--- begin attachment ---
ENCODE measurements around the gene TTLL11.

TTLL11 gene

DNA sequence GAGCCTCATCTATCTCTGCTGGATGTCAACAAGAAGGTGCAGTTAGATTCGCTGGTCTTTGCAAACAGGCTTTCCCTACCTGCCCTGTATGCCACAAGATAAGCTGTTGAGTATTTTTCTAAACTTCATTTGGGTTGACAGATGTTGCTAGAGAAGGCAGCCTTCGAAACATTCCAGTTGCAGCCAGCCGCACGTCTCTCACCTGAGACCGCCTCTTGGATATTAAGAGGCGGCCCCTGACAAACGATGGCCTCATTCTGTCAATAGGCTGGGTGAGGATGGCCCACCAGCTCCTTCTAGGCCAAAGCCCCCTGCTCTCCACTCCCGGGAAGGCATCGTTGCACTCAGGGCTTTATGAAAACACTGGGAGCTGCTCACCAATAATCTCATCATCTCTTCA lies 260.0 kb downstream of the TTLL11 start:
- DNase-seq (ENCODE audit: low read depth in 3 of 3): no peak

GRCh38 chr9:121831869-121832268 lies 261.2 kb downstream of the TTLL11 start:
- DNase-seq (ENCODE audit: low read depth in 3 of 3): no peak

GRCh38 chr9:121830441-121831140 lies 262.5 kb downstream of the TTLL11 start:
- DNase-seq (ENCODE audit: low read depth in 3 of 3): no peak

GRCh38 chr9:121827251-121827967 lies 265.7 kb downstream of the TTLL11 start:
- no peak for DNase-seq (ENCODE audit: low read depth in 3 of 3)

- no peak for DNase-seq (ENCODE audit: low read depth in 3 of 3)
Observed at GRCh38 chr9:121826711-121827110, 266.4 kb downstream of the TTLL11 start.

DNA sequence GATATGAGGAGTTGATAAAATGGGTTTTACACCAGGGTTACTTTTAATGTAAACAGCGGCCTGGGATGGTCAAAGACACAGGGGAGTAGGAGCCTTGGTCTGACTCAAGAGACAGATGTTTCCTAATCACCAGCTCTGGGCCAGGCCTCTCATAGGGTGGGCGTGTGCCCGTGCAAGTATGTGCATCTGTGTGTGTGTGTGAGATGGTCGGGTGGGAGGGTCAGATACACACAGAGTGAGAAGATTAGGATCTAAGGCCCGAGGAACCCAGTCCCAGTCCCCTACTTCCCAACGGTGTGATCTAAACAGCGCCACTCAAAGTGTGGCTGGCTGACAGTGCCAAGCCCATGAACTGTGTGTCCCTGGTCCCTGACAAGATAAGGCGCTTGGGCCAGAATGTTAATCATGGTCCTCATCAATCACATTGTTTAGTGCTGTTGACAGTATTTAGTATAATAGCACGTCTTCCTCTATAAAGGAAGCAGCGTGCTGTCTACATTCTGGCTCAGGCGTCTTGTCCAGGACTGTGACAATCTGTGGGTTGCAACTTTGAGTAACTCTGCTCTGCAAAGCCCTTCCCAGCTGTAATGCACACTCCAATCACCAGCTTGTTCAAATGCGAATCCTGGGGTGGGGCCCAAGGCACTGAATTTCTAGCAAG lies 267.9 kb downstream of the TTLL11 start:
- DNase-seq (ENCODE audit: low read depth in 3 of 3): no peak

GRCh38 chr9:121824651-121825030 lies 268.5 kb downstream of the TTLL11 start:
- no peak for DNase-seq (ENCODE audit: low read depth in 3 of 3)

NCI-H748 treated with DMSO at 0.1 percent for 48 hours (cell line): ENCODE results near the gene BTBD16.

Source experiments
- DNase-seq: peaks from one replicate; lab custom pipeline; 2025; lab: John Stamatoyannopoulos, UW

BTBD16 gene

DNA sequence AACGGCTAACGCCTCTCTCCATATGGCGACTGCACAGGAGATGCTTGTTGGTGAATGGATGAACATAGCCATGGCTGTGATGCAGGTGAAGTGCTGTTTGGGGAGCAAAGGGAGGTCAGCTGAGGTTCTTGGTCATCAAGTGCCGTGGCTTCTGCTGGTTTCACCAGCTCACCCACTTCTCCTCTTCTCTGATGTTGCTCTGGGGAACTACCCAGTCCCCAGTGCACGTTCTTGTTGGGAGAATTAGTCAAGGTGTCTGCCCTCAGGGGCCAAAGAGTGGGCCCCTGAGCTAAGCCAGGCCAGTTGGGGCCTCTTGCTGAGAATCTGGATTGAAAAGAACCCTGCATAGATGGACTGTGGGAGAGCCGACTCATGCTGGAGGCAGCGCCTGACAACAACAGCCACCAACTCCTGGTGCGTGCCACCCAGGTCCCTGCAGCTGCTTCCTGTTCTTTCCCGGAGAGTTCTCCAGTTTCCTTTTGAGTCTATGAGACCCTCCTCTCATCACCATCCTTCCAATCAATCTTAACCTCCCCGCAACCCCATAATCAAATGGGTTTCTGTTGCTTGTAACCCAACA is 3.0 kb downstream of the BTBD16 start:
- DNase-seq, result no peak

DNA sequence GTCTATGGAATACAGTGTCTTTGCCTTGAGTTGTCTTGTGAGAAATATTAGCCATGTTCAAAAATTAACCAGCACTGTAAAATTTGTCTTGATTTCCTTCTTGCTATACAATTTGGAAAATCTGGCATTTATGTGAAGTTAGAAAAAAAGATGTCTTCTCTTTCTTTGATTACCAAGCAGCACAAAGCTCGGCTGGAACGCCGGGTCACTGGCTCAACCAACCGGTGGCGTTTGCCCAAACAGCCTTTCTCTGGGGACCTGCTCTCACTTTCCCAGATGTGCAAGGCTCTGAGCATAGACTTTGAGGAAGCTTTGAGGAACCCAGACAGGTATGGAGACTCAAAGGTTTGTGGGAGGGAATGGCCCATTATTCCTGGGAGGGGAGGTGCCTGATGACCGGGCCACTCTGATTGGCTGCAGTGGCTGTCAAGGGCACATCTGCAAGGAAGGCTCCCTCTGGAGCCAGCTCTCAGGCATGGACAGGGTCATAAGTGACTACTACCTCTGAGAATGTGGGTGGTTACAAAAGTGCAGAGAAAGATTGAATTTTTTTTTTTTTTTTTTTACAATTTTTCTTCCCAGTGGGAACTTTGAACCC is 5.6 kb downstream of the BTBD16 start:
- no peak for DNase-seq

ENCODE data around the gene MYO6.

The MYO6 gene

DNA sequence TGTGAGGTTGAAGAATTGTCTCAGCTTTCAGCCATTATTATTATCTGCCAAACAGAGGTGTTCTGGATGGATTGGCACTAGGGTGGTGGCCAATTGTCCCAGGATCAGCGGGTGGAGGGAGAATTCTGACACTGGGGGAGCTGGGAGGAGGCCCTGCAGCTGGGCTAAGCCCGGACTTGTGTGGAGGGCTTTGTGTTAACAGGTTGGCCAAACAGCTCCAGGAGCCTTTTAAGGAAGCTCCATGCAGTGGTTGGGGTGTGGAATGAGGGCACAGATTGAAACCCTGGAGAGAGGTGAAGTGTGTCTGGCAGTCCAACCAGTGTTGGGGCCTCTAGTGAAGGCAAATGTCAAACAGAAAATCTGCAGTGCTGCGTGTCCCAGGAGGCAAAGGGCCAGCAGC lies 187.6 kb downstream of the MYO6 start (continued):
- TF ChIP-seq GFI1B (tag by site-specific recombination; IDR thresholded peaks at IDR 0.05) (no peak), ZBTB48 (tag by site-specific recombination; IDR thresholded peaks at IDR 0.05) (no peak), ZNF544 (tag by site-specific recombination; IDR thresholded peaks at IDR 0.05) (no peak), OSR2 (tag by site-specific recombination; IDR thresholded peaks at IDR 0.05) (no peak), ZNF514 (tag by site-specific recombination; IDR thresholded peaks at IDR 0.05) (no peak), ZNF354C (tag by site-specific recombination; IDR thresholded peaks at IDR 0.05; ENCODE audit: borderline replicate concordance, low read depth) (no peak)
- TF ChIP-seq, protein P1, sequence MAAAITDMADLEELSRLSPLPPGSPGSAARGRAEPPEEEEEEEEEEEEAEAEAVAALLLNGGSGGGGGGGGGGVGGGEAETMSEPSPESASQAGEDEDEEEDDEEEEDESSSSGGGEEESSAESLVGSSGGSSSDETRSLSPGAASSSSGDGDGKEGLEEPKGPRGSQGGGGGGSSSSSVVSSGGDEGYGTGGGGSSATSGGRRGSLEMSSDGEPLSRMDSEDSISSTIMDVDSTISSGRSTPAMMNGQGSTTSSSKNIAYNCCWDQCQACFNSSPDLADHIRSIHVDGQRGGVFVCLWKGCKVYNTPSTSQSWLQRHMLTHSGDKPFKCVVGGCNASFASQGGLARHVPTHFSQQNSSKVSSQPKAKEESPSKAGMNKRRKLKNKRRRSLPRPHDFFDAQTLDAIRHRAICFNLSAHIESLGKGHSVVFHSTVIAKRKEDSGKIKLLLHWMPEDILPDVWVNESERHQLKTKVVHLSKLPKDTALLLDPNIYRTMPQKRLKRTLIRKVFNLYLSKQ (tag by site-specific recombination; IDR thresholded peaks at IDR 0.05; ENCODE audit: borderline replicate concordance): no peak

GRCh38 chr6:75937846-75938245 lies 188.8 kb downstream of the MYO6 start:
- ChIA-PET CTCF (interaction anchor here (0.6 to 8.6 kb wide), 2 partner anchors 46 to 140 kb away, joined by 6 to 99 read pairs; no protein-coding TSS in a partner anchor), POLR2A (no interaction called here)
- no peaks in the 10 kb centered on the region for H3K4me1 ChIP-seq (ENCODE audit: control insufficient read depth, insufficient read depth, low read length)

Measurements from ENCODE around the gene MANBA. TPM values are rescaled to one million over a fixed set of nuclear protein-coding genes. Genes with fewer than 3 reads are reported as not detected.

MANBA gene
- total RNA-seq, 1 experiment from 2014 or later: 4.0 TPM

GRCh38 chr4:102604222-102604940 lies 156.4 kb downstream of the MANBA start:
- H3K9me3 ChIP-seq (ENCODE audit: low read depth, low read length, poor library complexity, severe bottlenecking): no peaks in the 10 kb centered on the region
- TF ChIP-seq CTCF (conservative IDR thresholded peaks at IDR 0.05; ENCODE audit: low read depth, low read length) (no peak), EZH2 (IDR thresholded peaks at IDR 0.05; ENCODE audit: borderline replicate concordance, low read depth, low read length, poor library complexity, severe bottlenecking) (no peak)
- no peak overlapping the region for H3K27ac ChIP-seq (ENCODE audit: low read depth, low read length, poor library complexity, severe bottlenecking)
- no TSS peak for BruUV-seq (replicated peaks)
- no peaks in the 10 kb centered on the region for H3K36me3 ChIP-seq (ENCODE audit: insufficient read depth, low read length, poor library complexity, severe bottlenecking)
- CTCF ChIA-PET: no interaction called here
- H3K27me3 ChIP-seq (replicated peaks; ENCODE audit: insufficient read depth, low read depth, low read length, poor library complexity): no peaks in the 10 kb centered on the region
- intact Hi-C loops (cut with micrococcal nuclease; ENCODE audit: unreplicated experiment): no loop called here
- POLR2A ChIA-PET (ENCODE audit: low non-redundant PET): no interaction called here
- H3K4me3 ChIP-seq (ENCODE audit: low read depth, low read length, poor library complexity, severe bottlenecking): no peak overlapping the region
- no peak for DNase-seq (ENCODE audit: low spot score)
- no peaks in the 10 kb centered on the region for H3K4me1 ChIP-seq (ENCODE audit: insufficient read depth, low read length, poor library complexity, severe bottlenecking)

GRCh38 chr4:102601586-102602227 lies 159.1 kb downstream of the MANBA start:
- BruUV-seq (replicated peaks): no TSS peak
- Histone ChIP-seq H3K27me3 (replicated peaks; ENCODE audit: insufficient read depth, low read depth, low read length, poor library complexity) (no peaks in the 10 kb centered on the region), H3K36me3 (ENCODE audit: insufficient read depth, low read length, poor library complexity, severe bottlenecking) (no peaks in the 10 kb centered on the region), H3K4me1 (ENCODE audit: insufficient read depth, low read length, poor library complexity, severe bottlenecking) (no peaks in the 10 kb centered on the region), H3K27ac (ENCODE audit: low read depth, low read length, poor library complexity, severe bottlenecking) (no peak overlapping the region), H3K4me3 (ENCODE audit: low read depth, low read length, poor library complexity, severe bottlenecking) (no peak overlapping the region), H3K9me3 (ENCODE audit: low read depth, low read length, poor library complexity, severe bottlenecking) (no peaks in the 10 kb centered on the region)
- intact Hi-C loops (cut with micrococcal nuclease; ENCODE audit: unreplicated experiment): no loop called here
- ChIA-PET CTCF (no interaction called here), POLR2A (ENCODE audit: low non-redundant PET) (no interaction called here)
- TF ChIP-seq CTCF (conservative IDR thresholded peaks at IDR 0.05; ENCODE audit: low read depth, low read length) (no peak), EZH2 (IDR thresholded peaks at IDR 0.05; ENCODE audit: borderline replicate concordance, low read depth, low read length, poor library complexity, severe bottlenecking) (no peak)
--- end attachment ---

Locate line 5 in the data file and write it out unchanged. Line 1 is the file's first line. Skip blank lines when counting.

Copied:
GRCh38 chr9:121831869-121832268 lies 261.2 kb downstream of the TTLL11 start: